2011 is going to be one big victory lap for Bert Blyleven.
The Twins announced Thursday night at their annual Diamond Awards that they plan to retire his No. 28 during “Bert Blyleven Day” on July 16, prior to a game against the Texas Rangers. Blyleven will be inducted to the Hall of Fame alongside Roberto Alomar and Pat Gillick on July 24.
The press release from the team reads in part:
“2011 is going to be a special year for the Blyleven family, the Twins organization and millions of fans across Twins Territory,” said Twins CEO Jim Pohlad. “As excitement builds for Bert’s induction into the National Baseball Hall of Fame, the Twins organization is proud to bestow our highest honor with the retirement of his jersey – number 28. Bert Blyleven Day is aimed at celebrating Bert’s incredible contributions on and off the field, while also providing he and his family a proper send-off to Cooperstown.”
Blyleven will be the sixth player Twins player to have his number retired, joining Harmon Killebrew, Rod Carew, Tony Oliva, Kent Hrbek and Kirby Puckett.
The No. 28 had been worn by Jesse Crain for the past seven seasons, but he signed a three-year, $13 million contract with the White Sox last month.
The Diamondbacks announced on Tuesday afternoon that former major leaguer Dan Haren has been named the organization’s new pitching strategist. The role will include working with the front office, the major league coaching staff, and the analytics department.
Haren, 36, ended his 13-year playing career after the 2015 season. He finished with a 153-131 record and a 3.75 ERA across 2,419 2/3 innings.
Since retiring, Haren has been one of the more enjoyable players to follow on Twitter. He promised to teach his disciples how to tweet as part of his new responsibilities.
For a guy who won a World Series MVP Award and has been to a couple of All-Star Games, it’s amazing how many stories have been written about Pablo Sandoval‘s off-the-field exploits compared to his on-the-field exploits. Specifically, stories about his conditioning. Or lack of conditioning. Of him getting into shape, falling out of shape and getting back into shape again. It’s been this way since he emerged as an everyday player in 2009.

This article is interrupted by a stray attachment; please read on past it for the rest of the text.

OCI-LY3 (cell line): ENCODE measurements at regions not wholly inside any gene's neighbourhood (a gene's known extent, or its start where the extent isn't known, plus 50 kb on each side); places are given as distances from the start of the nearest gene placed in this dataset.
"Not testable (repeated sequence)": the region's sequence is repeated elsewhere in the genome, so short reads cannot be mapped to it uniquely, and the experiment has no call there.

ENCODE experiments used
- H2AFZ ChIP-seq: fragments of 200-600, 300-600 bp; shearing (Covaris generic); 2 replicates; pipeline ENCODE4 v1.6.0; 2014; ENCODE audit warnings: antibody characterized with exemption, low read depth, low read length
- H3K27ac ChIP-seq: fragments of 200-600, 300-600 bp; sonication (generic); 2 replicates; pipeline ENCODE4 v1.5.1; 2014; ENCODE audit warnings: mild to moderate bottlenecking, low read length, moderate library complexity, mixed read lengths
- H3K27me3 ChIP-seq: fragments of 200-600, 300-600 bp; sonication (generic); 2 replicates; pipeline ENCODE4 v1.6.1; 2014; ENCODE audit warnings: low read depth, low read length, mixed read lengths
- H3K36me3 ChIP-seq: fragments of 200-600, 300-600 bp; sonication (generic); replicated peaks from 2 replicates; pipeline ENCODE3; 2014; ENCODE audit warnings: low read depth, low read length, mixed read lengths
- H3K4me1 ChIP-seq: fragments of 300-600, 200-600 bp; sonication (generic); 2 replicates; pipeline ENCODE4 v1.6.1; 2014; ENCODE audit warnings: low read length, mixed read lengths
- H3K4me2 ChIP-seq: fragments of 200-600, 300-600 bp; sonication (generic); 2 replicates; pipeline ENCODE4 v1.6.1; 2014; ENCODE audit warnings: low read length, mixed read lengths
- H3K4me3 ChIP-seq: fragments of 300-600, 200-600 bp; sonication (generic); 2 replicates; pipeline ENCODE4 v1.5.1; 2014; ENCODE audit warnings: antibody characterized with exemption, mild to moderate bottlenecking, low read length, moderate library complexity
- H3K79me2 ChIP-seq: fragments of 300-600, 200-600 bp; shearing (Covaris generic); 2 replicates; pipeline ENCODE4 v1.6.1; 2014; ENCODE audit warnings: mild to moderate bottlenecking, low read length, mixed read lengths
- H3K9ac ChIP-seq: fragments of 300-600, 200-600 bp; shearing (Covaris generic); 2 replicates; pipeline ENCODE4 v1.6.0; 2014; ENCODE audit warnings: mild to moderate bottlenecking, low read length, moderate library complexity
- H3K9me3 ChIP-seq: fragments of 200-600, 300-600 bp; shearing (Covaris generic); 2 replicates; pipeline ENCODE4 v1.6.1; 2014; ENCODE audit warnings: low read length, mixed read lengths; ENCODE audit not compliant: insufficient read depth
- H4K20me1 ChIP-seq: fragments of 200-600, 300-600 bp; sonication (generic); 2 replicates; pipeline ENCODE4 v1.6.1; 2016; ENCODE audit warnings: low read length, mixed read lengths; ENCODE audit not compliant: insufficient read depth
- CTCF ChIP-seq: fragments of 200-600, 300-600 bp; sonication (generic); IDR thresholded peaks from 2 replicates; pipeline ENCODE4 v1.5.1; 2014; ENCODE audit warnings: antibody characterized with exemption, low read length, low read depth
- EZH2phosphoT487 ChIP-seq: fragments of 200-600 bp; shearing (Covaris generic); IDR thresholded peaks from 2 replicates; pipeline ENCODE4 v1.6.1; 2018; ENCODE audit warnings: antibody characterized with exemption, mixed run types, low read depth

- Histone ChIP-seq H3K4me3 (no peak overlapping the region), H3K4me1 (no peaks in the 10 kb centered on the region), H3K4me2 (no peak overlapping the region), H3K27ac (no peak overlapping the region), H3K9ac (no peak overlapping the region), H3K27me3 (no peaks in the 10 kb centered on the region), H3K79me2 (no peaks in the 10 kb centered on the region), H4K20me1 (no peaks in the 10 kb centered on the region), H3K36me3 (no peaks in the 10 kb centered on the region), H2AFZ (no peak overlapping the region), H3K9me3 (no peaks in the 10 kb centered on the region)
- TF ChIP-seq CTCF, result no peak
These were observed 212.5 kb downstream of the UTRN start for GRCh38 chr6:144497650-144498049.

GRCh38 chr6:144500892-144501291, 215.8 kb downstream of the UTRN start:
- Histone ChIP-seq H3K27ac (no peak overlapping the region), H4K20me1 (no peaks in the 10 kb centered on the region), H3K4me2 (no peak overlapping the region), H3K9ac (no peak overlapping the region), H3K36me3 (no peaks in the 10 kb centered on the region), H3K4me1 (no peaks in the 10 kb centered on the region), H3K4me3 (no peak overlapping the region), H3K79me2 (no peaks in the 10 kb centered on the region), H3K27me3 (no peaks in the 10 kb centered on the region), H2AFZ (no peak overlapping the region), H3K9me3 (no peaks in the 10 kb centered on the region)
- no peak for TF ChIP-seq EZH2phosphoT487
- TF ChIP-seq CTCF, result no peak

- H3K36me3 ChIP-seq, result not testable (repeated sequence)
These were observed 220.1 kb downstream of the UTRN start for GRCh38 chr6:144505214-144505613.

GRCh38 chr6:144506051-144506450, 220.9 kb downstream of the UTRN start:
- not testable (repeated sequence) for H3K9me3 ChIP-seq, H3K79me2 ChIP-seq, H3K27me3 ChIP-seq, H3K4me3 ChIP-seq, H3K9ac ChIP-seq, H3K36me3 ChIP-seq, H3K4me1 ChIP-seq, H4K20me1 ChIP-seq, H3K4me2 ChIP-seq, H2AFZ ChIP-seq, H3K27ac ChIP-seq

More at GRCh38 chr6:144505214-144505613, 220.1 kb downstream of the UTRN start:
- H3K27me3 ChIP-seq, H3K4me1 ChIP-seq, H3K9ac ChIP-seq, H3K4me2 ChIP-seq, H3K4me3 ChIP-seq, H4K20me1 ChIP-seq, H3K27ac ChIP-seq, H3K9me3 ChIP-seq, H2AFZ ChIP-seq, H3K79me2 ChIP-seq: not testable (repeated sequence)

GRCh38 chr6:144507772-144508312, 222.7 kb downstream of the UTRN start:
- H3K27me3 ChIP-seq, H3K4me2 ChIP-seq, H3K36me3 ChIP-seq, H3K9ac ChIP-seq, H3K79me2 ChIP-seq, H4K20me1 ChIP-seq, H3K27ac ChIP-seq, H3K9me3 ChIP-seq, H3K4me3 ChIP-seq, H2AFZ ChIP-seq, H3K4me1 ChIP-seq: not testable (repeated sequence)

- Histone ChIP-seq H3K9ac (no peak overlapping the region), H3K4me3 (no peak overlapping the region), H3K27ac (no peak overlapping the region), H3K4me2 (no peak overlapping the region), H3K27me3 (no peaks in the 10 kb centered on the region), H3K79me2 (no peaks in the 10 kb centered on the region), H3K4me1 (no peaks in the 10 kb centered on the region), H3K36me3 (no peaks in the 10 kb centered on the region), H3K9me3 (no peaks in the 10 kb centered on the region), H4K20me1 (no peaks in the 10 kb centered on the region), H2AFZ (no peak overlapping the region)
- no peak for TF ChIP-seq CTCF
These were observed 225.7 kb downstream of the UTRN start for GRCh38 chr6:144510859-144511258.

And it continues anew:
There is no claim here that Sandoval is, in fact, in The Best Shape of His Life. However, longtime BSOHL fans know that the claim is not about the magic words being used. The idea is that, in the offseason, players with something to prove will routinely make an effort to create the impression that they are a new man. Often it is from claiming that one is in The Best Shape of His Life. Often it comes from surrogates talking about how many pounds of fat one has lost or pounds of pure muscle one has added. Sometimes — as here — it comes in the form of showing post-workout photos.
Whatever the purpose of the photo, Sandoval is certainly looking good compared to where he was last spring:
Or at the end of the 2015 season:
Even if this is part of a plan to get Sandoval some good press heading into the 2017 season, I’m happy to see that he appears to be recovered from shoulder surgery and appears to be taking good care of himself and is thinking about his baseball futrue.
Either way, expect the Panda Weight Watch to continue at Red Sox spring training come February.